Earlier this week, women and their allies began celebrating the progress of gender equality. For more than a century people around the world have been marking 8 March as a special day for women—as International Women’s Day (IWD).
This year’s IWD theme is #BreaktheBias. Bias, whether unconscious or deliberate, can make it difficult for women to progress in their careers or even receive the right healthcare.
This month is a particularly special month for NewCampus as 80% of our learners are women. We are honoured to be part of the journal in developing female leadership in Asia and beyond.
”In societies where men are truly confident of their own worth, women are not merely tolerated but valued.” — Aung San Suu Kyi
The time it will take to close the gender gap grew by 36 years in just 12 months, according to one World Economic Forum report. Nevertheless, there are significant pockets of progress. Below are some highlights of how and where that progress has been made, and some strategies to help us keep addressing gender inequality.
Aim for snowball effects - Companies with more women in leadership roles hire more women right across the board, according to data from LinkedIn. Being aware of unconscious bias and building strong internal pipelines for promotion will improve hiring rates for women in leadership positions.
Understand more about what motivates women - One explanation of the gender pay gap is that women tend to be less competitive than men in workplace settings. However, new research suggests that women are likely to be more competitive if they can share their winnings as they are often team players. More research in this field could help inform thinking about how best to close the gender pay gap.
Make diversity a priority for startups - Startups with a diverse workforce report almost 20% higher innovation revenues, or proceeds from recently launched products and services, according to the Boston Consulting Group. However, a separate report highlights that few start-ups are actively trying to increase diversity within their leadership teams.
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To celebrate International Women’s Day this year, the team at Human Resources Online has put together a series of stories (featuring more than 140 interviewees). Here's what some leaders across Asia have to say:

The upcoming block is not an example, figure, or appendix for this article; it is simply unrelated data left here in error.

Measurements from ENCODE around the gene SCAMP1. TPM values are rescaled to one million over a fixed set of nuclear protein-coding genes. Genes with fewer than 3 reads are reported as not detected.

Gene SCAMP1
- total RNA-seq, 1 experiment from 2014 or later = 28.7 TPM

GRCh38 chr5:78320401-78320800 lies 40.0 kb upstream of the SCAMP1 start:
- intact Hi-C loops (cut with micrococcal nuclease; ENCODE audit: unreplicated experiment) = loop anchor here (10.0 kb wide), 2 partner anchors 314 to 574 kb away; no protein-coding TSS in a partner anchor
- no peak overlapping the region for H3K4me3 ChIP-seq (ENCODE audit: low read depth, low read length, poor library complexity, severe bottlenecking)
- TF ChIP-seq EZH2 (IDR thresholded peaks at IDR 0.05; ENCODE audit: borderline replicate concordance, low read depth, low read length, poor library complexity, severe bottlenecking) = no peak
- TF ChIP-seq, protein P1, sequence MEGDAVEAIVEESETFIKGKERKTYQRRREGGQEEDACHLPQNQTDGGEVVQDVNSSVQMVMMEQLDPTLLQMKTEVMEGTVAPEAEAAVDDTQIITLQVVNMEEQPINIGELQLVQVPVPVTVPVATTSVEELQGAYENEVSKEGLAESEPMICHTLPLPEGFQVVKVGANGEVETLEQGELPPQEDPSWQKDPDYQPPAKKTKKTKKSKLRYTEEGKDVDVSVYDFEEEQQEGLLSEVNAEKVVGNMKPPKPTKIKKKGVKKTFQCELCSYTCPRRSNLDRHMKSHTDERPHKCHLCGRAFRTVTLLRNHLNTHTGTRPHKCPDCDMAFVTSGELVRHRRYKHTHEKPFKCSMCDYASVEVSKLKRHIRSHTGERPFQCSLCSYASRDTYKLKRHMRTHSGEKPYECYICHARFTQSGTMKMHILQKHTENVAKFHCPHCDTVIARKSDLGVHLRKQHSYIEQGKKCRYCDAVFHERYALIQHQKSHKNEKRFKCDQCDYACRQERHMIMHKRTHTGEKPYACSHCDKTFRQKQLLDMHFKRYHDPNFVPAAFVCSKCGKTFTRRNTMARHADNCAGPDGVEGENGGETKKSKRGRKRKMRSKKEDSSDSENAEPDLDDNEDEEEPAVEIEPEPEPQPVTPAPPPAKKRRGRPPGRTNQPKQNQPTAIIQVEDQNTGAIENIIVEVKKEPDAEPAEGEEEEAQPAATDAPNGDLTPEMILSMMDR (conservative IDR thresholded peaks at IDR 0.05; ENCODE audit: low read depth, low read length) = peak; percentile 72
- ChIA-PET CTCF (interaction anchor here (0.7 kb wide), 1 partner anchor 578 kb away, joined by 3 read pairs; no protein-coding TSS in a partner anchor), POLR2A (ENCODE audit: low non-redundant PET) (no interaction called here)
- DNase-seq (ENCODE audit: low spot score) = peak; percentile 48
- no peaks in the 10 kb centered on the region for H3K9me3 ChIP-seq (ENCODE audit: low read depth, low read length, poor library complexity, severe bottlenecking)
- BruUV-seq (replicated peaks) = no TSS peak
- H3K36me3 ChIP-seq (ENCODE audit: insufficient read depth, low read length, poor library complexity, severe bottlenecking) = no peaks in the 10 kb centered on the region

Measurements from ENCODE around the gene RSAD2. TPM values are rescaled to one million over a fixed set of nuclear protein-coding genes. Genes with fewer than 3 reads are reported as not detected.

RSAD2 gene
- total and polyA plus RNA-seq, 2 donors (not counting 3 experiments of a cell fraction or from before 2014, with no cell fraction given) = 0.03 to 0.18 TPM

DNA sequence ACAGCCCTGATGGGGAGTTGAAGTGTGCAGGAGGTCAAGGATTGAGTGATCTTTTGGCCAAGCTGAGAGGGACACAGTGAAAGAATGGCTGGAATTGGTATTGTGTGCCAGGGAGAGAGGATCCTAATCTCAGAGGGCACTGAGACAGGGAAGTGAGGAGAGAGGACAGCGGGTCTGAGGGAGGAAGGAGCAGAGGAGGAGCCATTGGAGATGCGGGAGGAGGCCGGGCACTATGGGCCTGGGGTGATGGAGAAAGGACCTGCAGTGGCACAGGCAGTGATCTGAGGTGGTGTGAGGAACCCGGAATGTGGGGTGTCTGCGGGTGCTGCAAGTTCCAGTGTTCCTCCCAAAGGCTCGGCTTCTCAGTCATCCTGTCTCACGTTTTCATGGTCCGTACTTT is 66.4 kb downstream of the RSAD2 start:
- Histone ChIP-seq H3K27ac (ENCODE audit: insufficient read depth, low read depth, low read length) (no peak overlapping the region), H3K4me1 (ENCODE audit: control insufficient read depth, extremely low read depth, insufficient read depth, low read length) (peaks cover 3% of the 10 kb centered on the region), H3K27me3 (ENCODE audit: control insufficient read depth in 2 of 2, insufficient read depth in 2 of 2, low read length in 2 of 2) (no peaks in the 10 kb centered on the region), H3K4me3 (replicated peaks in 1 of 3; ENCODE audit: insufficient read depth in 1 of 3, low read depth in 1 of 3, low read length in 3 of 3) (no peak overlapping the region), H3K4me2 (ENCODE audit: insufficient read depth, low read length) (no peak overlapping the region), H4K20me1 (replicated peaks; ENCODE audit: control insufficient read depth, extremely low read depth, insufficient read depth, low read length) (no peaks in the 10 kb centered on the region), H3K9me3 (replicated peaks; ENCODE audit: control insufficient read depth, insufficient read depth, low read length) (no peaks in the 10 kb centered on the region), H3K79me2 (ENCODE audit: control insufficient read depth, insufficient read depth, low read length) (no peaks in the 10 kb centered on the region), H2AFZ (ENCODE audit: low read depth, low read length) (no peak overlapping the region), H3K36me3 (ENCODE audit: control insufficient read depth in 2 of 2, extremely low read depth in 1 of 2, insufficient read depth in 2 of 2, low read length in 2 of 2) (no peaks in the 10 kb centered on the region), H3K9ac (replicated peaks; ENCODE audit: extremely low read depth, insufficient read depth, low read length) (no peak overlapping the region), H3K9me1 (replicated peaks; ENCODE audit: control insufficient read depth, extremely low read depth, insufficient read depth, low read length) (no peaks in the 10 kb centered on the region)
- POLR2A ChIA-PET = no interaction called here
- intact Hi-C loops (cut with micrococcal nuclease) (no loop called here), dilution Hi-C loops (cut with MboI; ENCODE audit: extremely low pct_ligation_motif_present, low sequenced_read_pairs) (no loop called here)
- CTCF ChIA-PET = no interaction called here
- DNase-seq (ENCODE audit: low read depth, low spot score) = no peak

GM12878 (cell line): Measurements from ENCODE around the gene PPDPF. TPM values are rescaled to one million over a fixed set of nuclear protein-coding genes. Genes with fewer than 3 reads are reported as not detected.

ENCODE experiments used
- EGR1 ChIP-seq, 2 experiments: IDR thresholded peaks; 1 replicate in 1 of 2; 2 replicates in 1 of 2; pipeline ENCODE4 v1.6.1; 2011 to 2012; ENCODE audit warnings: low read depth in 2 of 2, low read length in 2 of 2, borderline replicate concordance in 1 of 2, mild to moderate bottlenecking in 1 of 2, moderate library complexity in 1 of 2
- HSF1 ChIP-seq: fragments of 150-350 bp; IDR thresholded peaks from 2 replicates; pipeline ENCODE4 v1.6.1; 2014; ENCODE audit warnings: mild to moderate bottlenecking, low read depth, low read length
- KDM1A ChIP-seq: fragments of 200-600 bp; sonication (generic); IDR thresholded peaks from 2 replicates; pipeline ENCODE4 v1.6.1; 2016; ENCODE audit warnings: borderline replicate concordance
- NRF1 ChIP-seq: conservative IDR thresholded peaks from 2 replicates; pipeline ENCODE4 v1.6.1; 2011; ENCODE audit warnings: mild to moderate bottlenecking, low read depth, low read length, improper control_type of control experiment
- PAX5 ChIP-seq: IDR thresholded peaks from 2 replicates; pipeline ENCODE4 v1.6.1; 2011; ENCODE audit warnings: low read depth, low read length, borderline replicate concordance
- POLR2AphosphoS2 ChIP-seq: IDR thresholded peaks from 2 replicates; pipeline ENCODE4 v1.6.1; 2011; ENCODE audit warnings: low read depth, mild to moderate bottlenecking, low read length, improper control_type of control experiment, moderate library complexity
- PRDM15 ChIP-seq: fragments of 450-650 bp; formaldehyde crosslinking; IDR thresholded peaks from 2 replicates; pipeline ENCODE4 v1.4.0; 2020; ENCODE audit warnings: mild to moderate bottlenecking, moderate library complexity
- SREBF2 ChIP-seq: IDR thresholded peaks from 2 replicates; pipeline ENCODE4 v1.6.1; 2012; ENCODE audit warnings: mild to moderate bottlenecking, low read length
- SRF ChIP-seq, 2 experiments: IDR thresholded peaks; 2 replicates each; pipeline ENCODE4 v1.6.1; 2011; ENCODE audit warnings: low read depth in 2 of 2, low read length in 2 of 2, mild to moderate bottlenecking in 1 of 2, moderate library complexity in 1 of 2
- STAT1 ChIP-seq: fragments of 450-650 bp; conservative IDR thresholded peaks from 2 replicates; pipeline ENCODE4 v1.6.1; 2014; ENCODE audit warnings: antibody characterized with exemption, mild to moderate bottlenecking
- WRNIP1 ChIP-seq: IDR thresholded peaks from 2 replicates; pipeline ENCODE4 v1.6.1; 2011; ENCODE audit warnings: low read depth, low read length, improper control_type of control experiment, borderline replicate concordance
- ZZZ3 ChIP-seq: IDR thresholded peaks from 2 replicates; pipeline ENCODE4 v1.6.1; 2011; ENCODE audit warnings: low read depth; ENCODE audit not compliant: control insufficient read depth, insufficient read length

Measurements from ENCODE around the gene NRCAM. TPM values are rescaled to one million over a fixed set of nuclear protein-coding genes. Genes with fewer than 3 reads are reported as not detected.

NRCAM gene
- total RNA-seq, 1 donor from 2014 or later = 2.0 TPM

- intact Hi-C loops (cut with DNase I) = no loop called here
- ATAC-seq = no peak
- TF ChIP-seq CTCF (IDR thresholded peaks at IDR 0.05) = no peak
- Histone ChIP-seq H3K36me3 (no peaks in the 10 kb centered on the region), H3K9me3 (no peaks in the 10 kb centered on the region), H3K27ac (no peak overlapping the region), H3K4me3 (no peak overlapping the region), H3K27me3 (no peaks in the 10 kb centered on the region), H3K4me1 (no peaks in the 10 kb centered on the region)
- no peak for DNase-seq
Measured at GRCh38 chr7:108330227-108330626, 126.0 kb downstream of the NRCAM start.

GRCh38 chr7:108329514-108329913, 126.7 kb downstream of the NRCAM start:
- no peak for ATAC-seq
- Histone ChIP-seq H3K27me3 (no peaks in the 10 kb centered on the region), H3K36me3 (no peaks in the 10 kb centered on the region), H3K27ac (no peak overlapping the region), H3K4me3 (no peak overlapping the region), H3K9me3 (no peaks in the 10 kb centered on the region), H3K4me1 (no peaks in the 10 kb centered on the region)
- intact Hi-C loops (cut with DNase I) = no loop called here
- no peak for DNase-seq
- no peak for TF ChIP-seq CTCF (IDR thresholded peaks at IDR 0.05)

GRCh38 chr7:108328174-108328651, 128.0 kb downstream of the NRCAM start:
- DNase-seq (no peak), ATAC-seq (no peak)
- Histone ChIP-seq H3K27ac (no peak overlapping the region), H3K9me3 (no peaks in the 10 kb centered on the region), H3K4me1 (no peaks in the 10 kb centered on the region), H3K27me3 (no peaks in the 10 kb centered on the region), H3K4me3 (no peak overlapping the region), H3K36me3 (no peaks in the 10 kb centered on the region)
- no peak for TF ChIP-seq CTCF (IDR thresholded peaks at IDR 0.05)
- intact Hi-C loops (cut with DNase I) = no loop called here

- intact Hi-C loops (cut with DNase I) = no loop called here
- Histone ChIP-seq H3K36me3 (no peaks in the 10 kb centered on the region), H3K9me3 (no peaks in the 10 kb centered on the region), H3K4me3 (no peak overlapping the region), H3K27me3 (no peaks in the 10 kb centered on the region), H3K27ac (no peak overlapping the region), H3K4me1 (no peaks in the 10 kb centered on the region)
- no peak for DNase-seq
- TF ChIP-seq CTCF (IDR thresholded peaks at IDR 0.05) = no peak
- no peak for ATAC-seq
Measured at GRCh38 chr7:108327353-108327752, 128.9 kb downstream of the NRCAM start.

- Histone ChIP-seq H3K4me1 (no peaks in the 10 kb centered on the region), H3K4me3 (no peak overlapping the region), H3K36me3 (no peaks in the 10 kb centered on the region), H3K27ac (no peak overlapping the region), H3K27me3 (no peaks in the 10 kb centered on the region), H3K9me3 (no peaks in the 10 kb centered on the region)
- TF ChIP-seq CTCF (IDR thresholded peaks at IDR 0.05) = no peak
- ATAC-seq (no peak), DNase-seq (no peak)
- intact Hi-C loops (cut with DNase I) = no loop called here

Sandra Teh, Chief Culture Officer, APJC, Amazon Web Services - “While building my own team, it is my responsibility to ensure I have no biases – hence I have put together a multi-gender, multi-cultural, and multi-generational team aged 20 to 50. One successful women-specific mentorship programme we host for the community is AWS She Builds, where aspiring women in tech (mentees) are matched with women leaders (AWS mentors), to address uncertainties or misconceptions about the industry, and dispel the stereotype of STEM-related fields.”
Joyce Tee, Group Head of SME Banking, DBS - “To do my part to help nurture the next generation of female leaders, I mentor aspiring young women in the DBS SME Banking team whenever I can. When possible, I also take the time to guide female founders of social enterprises supported by the DBS Foundation, and to encourage them as they build our future crop of businesses of purpose.”
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The term “femtech” isn’t a new buzzword. Coined in 2016 by Ida Tin, the founder of period and ovulation tracker Clue, femtech refers to software and technology geared towards women’s biological needs.
Women’s health issues underserved - In SE Asia, female health is one of the most highlighted topics for women’s rights. Issues such as abortion, birth control, and even menstruation have always been taboo for many to talk about openly. A study by PitchBook found that women spend an estimated US$500 bn in gender-specific medical expenses every year. And yet, only 4% of total research and development targets women’s health issues.
Overcoming gender barriers in venturing into Femtech - One challenge for Femtech entrepreneurs is that the VC funding scene is male-dominated and pitching to male investors who do not personally identify with women’s health issues will be an obstacle. In a survey by Women Who Tech, nearly 50% of women founders were told they would raise more money if they were a man. Meanwhile, 70% of women in tech say they have been treated differently at work due to their gender, compared to 11% of men in tech.
However, courage and understanding of specific cultures of the region, the demands, and the characteristic of the market can propel female entrepreneurs to succeed.
Femtech and the hybrid working environment - Nonetheless, with the rise of more women in the workplace and a shift towards gender equality, there has been an increase in demand for products tailored to meet the needs of women, girls, and others.
Also, with the increasing number of women entrepreneurs and businesswomen in emerging markets, the future of Femtech in Southeast Asia looks optimistic, promising and holds a lot of potential.
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